Sitzman handed on this passion for the outdoors, whether canoeing, hiking, or cycling, to his three children. Voyages on his bike with family, friends, or alone tallied up 27 states and almost every province in Canada except Newfoundland. Rainstorms, heat, and wind wreaked havoc during a 561-mile trip back from Green Bay, Wisconsin. His son Dan, 15 at the time, and a then 40-year-old Sitzman acclimated to the conditions. The memories of laughing and challenging themselves bonded them. Dan, now 56, followed in his father’s pedal turns by biking to his jobs at Omaha Public Schools as a science teacher and later as an Experience Coordinator with Kiewit Luminarium.

Three generational trips meant time together on dirt roads, streets, and trails at Harpers Ferry in West Virginia near the Great Allegheny Passage to the Chesapeake and Ohio (C&O) Canal Towpath along the Potomac River to the Cowboy Trail in Nebraska. The 330-mile trip from Pittsburg to Washington D.C. turned into a sentimental tribute to his brother and fellow cyclist, Bob, who died after a hard fight with cancer. 

Age doesn’t matter when packing up and hitting the trails, even as sun damage and wrinkles appeared on Sitzman’s weathered face from time spent in the sunshine. But after two knee replacements, most likely damaged during his youthful days of football, track, and gymnastics, he severed his Achilles tendon a year later, followed by a rupture in his other leg after raking leaves.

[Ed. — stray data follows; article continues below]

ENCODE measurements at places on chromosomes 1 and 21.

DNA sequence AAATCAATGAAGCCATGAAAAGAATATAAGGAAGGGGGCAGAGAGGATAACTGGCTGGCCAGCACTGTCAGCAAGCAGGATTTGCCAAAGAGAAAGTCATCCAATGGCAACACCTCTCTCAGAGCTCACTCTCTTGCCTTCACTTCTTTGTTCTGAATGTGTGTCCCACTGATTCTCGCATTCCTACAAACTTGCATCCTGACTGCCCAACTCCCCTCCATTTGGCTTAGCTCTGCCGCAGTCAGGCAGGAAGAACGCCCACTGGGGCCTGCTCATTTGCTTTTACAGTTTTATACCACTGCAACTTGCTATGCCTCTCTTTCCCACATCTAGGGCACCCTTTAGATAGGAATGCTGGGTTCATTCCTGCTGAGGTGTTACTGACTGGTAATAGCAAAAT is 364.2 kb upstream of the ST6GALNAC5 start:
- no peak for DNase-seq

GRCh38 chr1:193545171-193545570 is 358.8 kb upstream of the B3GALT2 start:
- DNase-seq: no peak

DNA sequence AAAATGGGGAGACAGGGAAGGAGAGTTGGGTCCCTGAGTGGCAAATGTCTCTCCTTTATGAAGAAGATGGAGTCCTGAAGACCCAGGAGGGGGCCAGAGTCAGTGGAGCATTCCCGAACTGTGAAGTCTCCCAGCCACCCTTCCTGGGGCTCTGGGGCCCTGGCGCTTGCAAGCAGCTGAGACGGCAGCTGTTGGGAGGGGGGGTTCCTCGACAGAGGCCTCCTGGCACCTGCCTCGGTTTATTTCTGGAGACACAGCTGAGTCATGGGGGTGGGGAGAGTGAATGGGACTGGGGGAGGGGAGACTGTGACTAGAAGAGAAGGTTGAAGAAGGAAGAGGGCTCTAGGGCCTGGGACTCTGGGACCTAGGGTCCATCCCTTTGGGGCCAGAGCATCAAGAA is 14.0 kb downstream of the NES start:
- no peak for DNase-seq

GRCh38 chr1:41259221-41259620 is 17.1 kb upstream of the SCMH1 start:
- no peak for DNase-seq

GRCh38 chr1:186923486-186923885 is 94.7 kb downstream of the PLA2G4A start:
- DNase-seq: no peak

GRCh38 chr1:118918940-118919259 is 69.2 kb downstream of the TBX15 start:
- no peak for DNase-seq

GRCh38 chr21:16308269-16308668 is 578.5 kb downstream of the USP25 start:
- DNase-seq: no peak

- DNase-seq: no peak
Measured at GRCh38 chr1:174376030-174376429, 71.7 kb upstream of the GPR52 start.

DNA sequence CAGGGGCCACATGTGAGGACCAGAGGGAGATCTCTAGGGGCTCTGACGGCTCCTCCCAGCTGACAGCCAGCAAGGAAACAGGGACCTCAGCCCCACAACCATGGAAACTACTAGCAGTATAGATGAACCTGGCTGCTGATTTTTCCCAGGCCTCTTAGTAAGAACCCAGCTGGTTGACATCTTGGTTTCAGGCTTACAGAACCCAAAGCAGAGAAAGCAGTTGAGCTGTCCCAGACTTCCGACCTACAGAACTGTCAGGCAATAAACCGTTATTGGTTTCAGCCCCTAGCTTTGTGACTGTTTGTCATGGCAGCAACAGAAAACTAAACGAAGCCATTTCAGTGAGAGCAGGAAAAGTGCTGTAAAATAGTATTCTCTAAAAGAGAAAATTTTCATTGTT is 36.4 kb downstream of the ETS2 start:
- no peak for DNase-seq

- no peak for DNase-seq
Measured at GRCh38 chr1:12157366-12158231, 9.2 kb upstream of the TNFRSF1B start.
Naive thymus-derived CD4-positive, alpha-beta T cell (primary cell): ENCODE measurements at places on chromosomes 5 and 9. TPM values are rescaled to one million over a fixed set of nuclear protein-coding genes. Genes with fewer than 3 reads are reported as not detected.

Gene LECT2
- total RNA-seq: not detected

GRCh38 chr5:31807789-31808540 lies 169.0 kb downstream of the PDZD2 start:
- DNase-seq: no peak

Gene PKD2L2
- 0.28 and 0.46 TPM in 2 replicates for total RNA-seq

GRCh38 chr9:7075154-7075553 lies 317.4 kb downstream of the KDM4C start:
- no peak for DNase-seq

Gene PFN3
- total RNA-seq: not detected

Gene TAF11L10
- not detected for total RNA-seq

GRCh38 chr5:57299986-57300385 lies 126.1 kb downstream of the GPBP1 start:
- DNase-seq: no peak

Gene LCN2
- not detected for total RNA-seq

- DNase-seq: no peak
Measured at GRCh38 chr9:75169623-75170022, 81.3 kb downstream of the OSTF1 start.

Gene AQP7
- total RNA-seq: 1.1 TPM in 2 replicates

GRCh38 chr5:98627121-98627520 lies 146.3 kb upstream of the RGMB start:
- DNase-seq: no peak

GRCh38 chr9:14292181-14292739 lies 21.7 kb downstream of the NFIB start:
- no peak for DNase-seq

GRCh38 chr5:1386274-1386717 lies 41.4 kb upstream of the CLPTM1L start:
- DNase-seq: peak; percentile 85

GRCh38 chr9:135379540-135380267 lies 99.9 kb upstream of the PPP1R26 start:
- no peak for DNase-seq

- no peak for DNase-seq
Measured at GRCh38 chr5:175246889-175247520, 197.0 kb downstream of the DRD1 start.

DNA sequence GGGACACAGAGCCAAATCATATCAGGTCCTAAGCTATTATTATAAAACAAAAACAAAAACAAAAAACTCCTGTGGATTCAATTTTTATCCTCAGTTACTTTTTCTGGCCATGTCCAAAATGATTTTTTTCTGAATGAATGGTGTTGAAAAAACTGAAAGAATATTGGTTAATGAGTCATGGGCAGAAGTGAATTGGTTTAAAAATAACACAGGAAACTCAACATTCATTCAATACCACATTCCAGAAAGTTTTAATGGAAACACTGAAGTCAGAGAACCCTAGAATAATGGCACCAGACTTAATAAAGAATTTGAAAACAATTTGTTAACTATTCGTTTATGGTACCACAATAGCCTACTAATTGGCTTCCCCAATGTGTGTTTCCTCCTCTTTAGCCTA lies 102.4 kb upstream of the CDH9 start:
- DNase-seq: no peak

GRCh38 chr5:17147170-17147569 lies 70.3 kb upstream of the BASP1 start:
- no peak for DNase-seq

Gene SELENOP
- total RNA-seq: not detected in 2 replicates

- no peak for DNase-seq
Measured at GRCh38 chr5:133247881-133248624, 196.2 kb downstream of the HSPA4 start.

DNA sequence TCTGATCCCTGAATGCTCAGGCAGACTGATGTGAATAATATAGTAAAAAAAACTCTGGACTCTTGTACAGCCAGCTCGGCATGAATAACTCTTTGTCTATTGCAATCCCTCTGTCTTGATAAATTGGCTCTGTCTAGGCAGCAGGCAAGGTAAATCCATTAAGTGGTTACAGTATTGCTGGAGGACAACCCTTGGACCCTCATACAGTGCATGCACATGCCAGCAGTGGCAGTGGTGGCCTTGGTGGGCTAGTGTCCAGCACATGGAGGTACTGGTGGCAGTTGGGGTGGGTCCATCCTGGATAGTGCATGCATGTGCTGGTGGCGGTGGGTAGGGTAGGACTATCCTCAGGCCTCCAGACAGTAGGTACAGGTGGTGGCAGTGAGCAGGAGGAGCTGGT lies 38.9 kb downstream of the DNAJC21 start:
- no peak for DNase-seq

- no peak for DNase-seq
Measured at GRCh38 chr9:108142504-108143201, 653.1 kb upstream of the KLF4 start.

“It’s no hero story,” he said, laughing. “The body is like an old car that is chugging, chugging, chugging. You get a good mechanic to fix it.”

Sitzman took that time recovering during the pandemic to start writing a book about bicycle touring and living a nomadic life. When he borrowed Dan’s indoor trainer, his son didn’t seem surprised or worried about his father’s age. 

“I would rather have him biking instead of sitting there watching TV and having a heart attack because he’s not moving around,” Dan said. 

Movement played a part in Sitzman’s artwork like  his sculpture, “The Leaper,” which graces Catlin Elementary School. He picked up sculpting steel after leaving the classroom behind, opening the Connect Gallery and Studios in 2013, which he closed six years later when he retired.

Despite the injuries slowing him down, a solid baseline allowed the biker to recover so rapidly that it shocked his doctors. Even though Sitzman takes his heart rate old school utilizing his analog watch, his wife, Jean, insisted he purchase a smartphone last year just in case. 

“There is no way I could stop him,” Jean said. “But he comes back with good stories.”

Sitzman called her on the 80-mile grueling trip back from Waubonsie State Park in Iowa. Despite camping overnight, the wind shifted. He calculated the deficit from facing the wind head-on, intuitively identified his speed, and realized he would arrive an hour late for dinner. Sitzman thought about his next family trip, possibly Ireland, as he rode into the sunset.  

This article originally appeared in the January/February 2024 issue of Omaha Magazine. To subscribe, 
click here. 

Photo by Bill Sitzmann.